By Staff Sgt. Francis OBrien (Army National Guard)June 12, 2018
Over 250 Army National Guard human resources (HR) Soldiers from throughout the United States and its territories met with representatives of the Integrated Personnel and Pay System - Army (IPPS-A) at the Multi-System Transformation Advisory Group (MSTAG) training event in Norman, Okla. June 4-8, 2018. For months, Soldiers have repeatedly asked, "Let us try the system!" and in Oklahoma, IPPS-A delivered with hands-on demonstrations of the next generation HR and pay system.
Master Sgt. Chris Creekmore, Oklahoma Army National Guard SIDPERS Chief, a 28-year veteran of the National Guard, described how anxieties about the system started to abate after the first day orientation.
"We can actually see what looks like a finished product," said Master Sgt. Creekmore. "We're getting into details of the system and…we can see a way ahead."
IPPS-A will be released to 54 state and territory Army National Guards starting with Pennsylvania later this year. Since many of the Release 2 capabilities of IPPS-A subsume or replace Standard Installation and Division Personnel Report System (SIDPERS) functions, the Army Reserve and Active component will receive IPPS-A after the National Guard. SIDPERS has been a repository for Soldier personnel data since the 1980s.
"Pennsylvania is creating a blueprint for us," said Col. Sharon Moore, National Guard Bureau Chief of Personnel Division, part of a team of National Guard Bureau G1 leaders assisting with the IPPS-A transition from legacy systems like the SIDPERS to an innovative 21st century system. "They've stepped up as the lead for the Army National Guard. . . We need to remain forward thinking and embrace innovation. The next significant milestone is the Systems Acceptance Test...and to succeed we need to maintain good participation across the states." Moore also emphasized the need for continuous dialogue and for change champions to be involved in the fielding process.
Col. James McNulty, IPPS-A Project Manager, spoke about the listening campaign his program had conducted -- visiting the Army National Guard in over 30 states and territories to build a system that meets their needs.
"Are you going to take something from Big Army and jam it down the Guard's throat?" Col. McNulty recalled being asked by a state Adjutant General in the early days of IPPS-A. "No sir, we're not." McNulty promised. "It's taking a little longer than we'd like, but we're working very hard to give you something that you want. We need to make sure this thing is right before we punt it out the door," McNulty added.
Making things right was the focus of the MSTAG training conference - the latest in a series of high-level discussions, workshops, user juries and listening sessions where the Army National Guard has been able to provide feedback to shape how the next generations of Soldiers will conduct pay and personnel actions both at home and downrange. Mobilization and demobilization are the times when a Guardsman is most likely to have problems with their pay or records and, after 17 years of war, the Army National Guard's "optempo" shows no signs of slowing down.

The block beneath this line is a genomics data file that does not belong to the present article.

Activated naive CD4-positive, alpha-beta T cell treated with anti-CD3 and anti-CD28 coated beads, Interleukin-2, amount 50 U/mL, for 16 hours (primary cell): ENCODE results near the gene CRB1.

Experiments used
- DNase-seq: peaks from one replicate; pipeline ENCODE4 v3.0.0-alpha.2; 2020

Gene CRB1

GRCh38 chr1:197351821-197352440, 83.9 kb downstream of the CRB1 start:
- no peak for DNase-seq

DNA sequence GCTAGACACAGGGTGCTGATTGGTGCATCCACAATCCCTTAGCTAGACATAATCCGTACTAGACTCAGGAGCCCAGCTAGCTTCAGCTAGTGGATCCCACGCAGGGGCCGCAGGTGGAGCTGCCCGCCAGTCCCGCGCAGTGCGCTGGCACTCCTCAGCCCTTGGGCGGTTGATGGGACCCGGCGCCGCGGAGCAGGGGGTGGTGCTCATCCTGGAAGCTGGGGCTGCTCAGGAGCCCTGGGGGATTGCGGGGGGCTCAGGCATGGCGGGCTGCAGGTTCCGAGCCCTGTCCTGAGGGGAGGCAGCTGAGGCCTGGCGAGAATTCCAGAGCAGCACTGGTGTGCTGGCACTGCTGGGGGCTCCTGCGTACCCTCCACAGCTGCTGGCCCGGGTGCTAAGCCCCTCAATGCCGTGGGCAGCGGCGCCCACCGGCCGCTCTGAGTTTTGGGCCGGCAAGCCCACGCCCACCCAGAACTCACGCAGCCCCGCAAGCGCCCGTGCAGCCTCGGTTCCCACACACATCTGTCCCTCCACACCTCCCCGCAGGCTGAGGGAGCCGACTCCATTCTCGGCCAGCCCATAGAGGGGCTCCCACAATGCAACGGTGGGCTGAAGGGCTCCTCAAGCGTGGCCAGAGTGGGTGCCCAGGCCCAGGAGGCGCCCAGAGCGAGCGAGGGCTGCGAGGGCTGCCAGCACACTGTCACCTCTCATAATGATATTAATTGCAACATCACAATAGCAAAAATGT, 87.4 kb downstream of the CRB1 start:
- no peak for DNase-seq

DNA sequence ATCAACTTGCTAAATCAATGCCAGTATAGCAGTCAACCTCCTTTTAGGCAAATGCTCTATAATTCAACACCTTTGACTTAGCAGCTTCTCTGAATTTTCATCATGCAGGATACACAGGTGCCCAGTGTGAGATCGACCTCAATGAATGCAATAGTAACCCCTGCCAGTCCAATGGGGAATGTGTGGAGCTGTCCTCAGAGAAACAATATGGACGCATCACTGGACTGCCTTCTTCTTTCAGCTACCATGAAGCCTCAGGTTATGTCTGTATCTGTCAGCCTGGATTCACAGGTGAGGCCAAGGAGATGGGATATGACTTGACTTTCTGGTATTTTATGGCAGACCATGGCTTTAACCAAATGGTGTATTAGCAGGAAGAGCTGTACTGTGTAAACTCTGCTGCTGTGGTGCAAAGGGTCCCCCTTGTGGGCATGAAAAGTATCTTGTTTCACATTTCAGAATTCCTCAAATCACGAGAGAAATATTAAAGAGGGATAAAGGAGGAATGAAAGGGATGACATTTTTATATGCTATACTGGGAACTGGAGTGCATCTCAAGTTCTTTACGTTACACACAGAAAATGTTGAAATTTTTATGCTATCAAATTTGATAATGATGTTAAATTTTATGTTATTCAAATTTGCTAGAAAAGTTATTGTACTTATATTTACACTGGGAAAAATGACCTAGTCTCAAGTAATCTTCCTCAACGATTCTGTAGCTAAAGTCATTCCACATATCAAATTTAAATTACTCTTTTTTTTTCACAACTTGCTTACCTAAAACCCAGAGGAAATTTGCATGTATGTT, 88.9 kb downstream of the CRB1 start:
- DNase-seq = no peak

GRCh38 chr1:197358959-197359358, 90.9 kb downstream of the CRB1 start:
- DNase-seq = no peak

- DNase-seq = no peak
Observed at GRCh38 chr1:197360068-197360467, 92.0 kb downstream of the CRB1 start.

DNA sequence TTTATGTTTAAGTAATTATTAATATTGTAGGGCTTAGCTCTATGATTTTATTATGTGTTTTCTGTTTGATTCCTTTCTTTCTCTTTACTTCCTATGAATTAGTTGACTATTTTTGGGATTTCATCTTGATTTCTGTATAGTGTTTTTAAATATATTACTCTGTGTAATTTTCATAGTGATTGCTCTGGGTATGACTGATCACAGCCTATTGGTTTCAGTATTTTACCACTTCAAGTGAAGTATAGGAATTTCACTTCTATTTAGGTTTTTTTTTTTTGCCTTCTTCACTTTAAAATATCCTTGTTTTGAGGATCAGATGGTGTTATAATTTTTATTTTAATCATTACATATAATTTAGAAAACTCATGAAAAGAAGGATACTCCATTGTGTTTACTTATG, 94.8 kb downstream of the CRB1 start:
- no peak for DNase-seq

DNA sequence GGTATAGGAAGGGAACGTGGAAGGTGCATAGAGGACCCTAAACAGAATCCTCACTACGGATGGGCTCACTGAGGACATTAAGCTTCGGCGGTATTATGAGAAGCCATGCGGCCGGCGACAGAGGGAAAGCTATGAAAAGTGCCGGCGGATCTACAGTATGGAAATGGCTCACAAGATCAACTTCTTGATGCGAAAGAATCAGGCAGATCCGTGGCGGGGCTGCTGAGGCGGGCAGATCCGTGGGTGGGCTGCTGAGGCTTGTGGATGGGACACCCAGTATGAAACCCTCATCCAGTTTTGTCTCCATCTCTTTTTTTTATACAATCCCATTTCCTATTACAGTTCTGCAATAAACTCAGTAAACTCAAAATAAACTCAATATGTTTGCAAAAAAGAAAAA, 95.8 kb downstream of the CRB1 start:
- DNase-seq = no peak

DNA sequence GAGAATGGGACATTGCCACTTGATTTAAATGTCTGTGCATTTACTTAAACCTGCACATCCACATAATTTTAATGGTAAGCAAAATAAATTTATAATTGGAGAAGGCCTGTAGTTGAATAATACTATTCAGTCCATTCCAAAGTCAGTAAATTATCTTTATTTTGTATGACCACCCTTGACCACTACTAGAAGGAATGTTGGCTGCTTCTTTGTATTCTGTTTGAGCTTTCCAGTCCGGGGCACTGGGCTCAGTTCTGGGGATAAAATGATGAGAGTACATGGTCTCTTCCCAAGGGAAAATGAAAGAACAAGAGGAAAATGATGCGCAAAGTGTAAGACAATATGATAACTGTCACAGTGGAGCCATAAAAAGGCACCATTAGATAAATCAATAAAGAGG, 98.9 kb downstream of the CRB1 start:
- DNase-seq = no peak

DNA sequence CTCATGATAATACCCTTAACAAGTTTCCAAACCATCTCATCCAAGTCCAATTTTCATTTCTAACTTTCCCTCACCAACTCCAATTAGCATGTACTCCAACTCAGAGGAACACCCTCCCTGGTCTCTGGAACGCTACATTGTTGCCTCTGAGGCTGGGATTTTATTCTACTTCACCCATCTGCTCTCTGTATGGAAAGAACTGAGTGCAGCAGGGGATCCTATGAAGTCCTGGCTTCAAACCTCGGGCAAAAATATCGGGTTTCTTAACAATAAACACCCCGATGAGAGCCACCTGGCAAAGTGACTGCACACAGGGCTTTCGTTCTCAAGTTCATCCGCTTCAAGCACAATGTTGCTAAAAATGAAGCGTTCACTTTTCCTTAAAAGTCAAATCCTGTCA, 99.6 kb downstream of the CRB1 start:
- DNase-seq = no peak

"I've seen why we need it being deployed as a brigade S1," said Maj. Scott Lay, Operations Officer, Systems Branch, National Guard Bureau. "We had an active duty battalion underneath us and underneath those were Reserve and Guard companies. I don't know if you've ever tried to service Active, Guard and Reserve Soldiers, but it's very hard with SIDPERS, and it can't be done…We need this. If you don't think this is important or think we don't need your help, you're wrong," added Lay. "But we can do it together."
"There are some very smart people here to figure this out, but it's bigger than SIDPERS," added MAJ Joshua Herr, Pennsylvania Army National Guard. Herr discussed how IPPS-A could streamline Unit Identification Codes for mobilized Guard Soldiers using a hypothetical scenario of Guardsmen from Pennsylvania and Alaska as part of a task force lead by Tennessee. Participants asked questions about adding new awards to the system, and accountability interstate for transferring Soldiers. A common concern of many attendees was "unknown unknowns" as we collectively take this step forward.
For his efforts in leading the way to prepare for the Systems Acceptance Test (SAT) in September and to field IPPS-A first in Pennsylvania, Herr was awarded the Order of Horatio Gates Honorary Medal on behalf of the Adjutant General's Corps Regimental Association in a ceremony on June 4. The Horatio Gates medal is awarded for innovations to increase Army efficiency and introduce new HR methods, and this was the second awarded in relation to IPPS-A.
Make no mistake, the four-decades old SIDPERS -- which once required units to send updates by postal mail -- is going away: permanently.
Guam Army National Guard Staff Sgt. Erin Retuyan -- part of a three Soldier contingent from her territory -- had this to say to her fellow 42A's: "Change is coming. Change is good...The states and territories need to be flexible and ready for a culture change."